RICHMOND, Va. (WTVR) -- Richmond’s Shockoe Bottom is currently known for its entertainment, bars, great restaurants and its history.
That’s why Genet Semere decided to open her wine and art gallery in the bottom.
However, there’s one historical aspect about the area Semere wasn’t aware of until she opened her doors in 2010.
“I don’t know, it just blows my mind,” says Semere.
Flip the page back to the 1800s when the Bottom was the second largest slave-trading hub in the country, with many slave auction houses lining its streets.
“I look out the window sometimes and I’m like they used to sale slaves in that place,’ says Semere.
Semere says she learned about this significant bit of history by word-of-mouth and often times, she finds herself educating customers who frequent the bottom.
“They’re like, this area? Really? Because they’re really surprised there’s no sign for it at all,” says Semere.
Semere says they expect a face to be put on such an historic period, like confederate soldiers who line Monument Avenue and Bill Robinson, known as Bojangles, who represents the art and culture of Jackson Ward.
“I think people do look for that tangible something, which is in the plans,” says Delegate Delores McQuinn. She chairs the Slave Trail Commission, started by the Richmond city council in 1998.
She says they’re working to give Richmond’s slave history a face, but in the meantime, you have to do the leg work. “It’s like a book. It’s there. Either you pick up the book and you read it or you leave it where it is,” McQuinn tells CBS 6’s Lorenzo Hall.
Since its inception, the commission erected the reconciliation statue, developed the slave trail, unearthed the Lumpkin’s jail and prevented VCU from paving over a slave burial ground.
However, CBS 6 wanted to know where the commission is heading.
The slave trail remains slightly obscure, some trail markers are in distant, not frequently traveled places. The Lumpkin’s jail site sits dormant, the burial ground has yet to become the park planned two years ago and plans for a museum have yet to be seen.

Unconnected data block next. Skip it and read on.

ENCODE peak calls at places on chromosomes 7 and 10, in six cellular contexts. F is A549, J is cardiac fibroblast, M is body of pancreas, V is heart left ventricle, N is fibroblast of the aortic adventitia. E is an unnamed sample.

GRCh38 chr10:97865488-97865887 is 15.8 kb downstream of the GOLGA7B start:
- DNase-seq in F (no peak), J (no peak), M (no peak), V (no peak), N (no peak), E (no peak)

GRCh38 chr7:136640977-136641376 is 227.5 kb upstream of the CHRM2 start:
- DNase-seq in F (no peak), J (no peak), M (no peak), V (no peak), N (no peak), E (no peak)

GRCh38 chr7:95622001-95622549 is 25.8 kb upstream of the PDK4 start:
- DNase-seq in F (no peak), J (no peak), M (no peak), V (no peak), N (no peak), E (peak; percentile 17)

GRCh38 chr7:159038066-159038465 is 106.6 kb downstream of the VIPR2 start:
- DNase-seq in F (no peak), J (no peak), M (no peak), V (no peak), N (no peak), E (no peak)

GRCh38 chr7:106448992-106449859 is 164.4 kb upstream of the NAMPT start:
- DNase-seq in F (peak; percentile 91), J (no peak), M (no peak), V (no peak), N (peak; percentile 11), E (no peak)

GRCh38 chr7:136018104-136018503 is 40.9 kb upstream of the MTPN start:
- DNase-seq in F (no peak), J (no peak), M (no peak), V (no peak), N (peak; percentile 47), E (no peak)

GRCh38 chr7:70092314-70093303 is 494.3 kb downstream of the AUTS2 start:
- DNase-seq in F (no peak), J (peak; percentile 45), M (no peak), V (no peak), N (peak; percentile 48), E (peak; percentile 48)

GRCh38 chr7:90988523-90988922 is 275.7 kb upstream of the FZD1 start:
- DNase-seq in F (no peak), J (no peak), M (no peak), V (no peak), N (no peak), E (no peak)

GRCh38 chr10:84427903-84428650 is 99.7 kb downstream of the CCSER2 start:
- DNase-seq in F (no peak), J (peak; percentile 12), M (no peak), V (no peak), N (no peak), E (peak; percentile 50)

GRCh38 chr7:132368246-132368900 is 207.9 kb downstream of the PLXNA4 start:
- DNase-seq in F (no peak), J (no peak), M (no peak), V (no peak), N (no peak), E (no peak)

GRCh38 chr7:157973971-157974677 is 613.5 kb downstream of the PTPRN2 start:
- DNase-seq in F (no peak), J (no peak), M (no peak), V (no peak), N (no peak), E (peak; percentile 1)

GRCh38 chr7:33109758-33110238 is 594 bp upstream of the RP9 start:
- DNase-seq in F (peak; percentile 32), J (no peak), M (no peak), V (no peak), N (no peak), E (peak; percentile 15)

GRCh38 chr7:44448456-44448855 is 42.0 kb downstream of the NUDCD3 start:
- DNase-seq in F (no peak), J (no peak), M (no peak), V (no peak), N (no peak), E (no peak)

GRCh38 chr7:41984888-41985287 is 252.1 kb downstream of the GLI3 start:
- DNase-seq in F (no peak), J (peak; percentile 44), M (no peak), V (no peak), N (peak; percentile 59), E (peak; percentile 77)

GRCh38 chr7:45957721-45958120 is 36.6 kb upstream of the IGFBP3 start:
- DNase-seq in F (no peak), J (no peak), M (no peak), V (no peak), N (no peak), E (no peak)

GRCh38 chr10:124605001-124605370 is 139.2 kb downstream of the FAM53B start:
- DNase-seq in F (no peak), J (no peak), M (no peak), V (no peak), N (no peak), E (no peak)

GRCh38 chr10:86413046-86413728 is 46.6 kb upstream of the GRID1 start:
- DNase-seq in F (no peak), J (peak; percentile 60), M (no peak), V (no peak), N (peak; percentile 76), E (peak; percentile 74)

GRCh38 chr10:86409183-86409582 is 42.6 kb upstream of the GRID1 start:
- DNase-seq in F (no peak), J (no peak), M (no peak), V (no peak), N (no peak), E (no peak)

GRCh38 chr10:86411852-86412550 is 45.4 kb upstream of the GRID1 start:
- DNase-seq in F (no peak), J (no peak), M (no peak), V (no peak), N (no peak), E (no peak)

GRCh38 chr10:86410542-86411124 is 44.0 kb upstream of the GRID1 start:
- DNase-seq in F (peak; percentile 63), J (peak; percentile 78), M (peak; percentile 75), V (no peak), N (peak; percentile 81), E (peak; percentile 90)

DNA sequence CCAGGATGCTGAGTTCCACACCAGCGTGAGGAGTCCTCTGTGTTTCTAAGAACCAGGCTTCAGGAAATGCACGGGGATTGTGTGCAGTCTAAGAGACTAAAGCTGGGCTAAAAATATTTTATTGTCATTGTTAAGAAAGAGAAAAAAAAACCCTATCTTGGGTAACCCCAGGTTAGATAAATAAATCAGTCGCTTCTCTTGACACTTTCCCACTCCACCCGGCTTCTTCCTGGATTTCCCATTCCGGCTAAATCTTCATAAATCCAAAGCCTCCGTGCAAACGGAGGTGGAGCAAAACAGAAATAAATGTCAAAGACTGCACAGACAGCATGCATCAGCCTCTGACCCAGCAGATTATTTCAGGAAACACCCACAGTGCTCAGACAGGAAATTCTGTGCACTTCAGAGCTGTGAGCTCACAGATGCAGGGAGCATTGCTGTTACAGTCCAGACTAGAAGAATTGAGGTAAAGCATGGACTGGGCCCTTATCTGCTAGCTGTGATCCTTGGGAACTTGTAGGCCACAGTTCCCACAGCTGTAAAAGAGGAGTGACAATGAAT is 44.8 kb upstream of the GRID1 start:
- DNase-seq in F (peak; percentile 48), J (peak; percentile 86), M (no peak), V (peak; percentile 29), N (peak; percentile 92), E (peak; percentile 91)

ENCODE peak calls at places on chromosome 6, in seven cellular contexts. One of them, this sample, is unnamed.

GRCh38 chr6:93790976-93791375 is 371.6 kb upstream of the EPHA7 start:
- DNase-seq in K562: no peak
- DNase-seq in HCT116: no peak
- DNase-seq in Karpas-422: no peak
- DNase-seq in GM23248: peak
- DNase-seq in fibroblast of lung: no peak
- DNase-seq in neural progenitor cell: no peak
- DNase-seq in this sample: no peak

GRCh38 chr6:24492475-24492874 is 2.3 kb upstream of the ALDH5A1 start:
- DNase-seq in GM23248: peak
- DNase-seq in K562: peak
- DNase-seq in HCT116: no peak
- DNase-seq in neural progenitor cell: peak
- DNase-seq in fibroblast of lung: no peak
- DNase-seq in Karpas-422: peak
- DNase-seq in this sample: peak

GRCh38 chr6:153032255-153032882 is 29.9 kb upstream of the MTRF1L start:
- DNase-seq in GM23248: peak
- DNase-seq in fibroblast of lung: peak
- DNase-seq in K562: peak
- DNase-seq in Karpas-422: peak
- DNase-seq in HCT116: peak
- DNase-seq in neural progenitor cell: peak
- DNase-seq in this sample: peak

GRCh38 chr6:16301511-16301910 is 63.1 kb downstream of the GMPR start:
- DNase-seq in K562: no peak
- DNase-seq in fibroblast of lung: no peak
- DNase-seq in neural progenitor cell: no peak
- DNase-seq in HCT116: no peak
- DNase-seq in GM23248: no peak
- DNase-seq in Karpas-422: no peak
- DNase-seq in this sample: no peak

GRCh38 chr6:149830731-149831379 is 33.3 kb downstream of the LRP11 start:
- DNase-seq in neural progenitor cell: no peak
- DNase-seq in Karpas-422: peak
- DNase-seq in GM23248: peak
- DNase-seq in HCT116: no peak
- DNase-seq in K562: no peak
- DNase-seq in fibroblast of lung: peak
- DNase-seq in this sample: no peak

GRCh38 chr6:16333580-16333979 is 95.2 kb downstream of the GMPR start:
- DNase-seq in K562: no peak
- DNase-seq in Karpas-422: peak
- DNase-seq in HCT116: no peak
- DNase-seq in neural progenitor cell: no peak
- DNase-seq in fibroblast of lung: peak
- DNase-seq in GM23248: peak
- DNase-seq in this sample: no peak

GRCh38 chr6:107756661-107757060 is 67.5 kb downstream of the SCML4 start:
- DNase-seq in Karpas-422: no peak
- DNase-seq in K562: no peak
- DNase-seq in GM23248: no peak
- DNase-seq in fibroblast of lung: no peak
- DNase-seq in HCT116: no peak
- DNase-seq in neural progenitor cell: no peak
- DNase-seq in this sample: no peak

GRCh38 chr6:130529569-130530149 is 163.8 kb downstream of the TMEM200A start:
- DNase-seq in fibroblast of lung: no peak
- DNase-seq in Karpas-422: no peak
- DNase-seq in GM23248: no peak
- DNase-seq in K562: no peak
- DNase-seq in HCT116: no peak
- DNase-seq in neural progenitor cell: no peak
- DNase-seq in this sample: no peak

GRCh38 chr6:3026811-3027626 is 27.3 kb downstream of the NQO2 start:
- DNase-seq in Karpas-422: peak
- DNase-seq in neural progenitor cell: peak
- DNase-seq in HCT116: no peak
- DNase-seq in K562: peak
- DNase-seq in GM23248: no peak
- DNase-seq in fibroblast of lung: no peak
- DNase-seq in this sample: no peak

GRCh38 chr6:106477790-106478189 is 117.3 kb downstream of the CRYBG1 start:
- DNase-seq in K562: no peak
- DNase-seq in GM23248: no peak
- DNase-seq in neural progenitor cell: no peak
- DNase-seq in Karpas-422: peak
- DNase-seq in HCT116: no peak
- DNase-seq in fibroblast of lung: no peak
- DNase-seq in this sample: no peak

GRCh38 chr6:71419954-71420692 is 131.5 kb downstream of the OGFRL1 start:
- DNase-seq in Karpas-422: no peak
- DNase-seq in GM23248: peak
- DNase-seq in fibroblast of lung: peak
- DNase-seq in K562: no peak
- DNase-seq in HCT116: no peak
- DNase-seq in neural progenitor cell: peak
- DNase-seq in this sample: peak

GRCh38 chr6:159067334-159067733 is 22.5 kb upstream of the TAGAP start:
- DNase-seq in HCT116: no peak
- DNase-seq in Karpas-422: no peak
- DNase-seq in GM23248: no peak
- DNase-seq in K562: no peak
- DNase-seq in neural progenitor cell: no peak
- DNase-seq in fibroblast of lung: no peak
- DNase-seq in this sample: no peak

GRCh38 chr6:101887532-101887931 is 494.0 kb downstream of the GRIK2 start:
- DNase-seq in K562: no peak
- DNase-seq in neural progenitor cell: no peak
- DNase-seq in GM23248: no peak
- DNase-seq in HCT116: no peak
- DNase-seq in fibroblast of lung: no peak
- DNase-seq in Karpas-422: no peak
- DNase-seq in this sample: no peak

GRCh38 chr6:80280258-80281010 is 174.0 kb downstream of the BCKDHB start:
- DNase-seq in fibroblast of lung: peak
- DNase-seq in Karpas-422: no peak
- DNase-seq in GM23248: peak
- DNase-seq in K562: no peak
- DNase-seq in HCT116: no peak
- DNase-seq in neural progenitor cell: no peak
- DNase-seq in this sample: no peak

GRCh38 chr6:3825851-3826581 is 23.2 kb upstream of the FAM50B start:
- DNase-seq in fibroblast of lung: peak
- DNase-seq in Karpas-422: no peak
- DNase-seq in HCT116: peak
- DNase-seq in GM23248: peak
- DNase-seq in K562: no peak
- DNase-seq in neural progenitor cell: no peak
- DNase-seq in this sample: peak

Additionally, the city was writing big checks for the commission in the past, like $511,000 in 2007 and $370,000 in 2008. However, between 2010 and this fiscal year, funding hasn’t topped $10,000. “We have been really focused on how we move this whole vision for this museum forward. That’s going to be extremely costly,” says McQuinn.
So, instead of relying on city funds, McQuinn says they’re reaching out to businesses and setting up a fund to accept donations for the museum… giving them little time to focus on those smaller projects.
The chair of Virginia Union University’s history department hopes they move quickly.
Dr. Raymond Hylton says the Bottom’s rich history has been washed away multiple times, naturally from floods and sometimes deliberately. “Many people after the war wanted to forget,’ says Dr. Hylton.
He says with burgeoning apartment buildings, the desire to build a stadium in the bottom and plans to make main street station a welcome center, slavery may be forgotten in the bottom once more.
In the meantime, Semere says she won’t let that happen as she continues with her impromptu history lessons over a glass of wine.
Like that glass of wine, McQuinn says it will get better with time.
She tells us, it will take work from everyone to make sure such a dark period in the city’s history gets new light. “This will take the involvement as well as the investment of everybody to make it happen. Yeah, this is going to be monumental,” says McQuinn.
In the meantime, foot markers will be placed along the slave trail to make it more prominent and easier to follow.